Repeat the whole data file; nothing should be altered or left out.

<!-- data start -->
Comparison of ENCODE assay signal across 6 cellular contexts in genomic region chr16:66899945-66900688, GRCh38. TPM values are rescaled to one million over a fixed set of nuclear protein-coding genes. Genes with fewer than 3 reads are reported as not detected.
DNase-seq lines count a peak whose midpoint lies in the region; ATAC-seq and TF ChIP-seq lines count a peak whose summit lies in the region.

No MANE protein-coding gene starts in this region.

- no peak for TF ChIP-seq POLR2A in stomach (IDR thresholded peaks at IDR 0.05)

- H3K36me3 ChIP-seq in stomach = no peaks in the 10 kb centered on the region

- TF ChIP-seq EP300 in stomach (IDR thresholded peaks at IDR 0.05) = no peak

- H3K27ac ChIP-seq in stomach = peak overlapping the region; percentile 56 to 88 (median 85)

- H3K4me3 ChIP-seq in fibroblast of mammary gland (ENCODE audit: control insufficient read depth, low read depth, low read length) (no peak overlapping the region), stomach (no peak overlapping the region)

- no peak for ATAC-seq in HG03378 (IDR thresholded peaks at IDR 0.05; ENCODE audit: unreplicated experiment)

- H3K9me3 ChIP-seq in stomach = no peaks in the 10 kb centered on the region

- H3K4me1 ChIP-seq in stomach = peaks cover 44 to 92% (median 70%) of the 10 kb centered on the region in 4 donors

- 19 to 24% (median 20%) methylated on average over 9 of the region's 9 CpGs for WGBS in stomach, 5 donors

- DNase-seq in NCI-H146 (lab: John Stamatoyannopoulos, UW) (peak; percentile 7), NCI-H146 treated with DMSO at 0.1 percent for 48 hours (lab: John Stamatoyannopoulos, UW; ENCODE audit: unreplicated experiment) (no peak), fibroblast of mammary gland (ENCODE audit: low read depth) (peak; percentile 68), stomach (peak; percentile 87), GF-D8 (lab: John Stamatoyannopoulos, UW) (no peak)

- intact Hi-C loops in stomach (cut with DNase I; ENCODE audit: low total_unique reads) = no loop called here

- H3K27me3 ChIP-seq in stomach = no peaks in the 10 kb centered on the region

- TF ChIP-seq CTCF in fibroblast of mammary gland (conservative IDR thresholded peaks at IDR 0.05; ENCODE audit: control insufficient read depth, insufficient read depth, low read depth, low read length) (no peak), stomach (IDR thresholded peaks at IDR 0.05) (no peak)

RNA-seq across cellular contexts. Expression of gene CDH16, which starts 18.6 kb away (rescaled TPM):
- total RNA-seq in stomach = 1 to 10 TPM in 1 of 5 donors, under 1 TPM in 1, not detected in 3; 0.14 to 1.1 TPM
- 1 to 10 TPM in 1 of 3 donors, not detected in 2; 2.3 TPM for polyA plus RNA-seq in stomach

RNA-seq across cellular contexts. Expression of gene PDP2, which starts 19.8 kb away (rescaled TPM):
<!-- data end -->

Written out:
Comparison of ENCODE assay signal across 6 cellular contexts in genomic region chr16:66899945-66900688, GRCh38. TPM values are rescaled to one million over a fixed set of nuclear protein-coding genes. Genes with fewer than 3 reads are reported as not detected.
DNase-seq lines count a peak whose midpoint lies in the region; ATAC-seq and TF ChIP-seq lines count a peak whose summit lies in the region.

No MANE protein-coding gene starts in this region.

- no peak for TF ChIP-seq POLR2A in stomach (IDR thresholded peaks at IDR 0.05)

- H3K36me3 ChIP-seq in stomach = no peaks in the 10 kb centered on the region

- TF ChIP-seq EP300 in stomach (IDR thresholded peaks at IDR 0.05) = no peak

- H3K27ac ChIP-seq in stomach = peak overlapping the region; percentile 56 to 88 (median 85)

- H3K4me3 ChIP-seq in fibroblast of mammary gland (ENCODE audit: control insufficient read depth, low read depth, low read length) (no peak overlapping the region), stomach (no peak overlapping the region)

- no peak for ATAC-seq in HG03378 (IDR thresholded peaks at IDR 0.05; ENCODE audit: unreplicated experiment)

- H3K9me3 ChIP-seq in stomach = no peaks in the 10 kb centered on the region

- H3K4me1 ChIP-seq in stomach = peaks cover 44 to 92% (median 70%) of the 10 kb centered on the region in 4 donors

- 19 to 24% (median 20%) methylated on average over 9 of the region's 9 CpGs for WGBS in stomach, 5 donors

- DNase-seq in NCI-H146 (lab: John Stamatoyannopoulos, UW) (peak; percentile 7), NCI-H146 treated with DMSO at 0.1 percent for 48 hours (lab: John Stamatoyannopoulos, UW; ENCODE audit: unreplicated experiment) (no peak), fibroblast of mammary gland (ENCODE audit: low read depth) (peak; percentile 68), stomach (peak; percentile 87), GF-D8 (lab: John Stamatoyannopoulos, UW) (no peak)

- intact Hi-C loops in stomach (cut with DNase I; ENCODE audit: low total_unique reads) = no loop called here

- H3K27me3 ChIP-seq in stomach = no peaks in the 10 kb centered on the region

- TF ChIP-seq CTCF in fibroblast of mammary gland (conservative IDR thresholded peaks at IDR 0.05; ENCODE audit: control insufficient read depth, insufficient read depth, low read depth, low read length) (no peak), stomach (IDR thresholded peaks at IDR 0.05) (no peak)

RNA-seq across cellular contexts. Expression of gene CDH16, which starts 18.6 kb away (rescaled TPM):
- total RNA-seq in stomach = 1 to 10 TPM in 1 of 5 donors, under 1 TPM in 1, not detected in 3; 0.14 to 1.1 TPM
- 1 to 10 TPM in 1 of 3 donors, not detected in 2; 2.3 TPM for polyA plus RNA-seq in stomach

RNA-seq across cellular contexts. Expression of gene PDP2, which starts 19.8 kb away (rescaled TPM):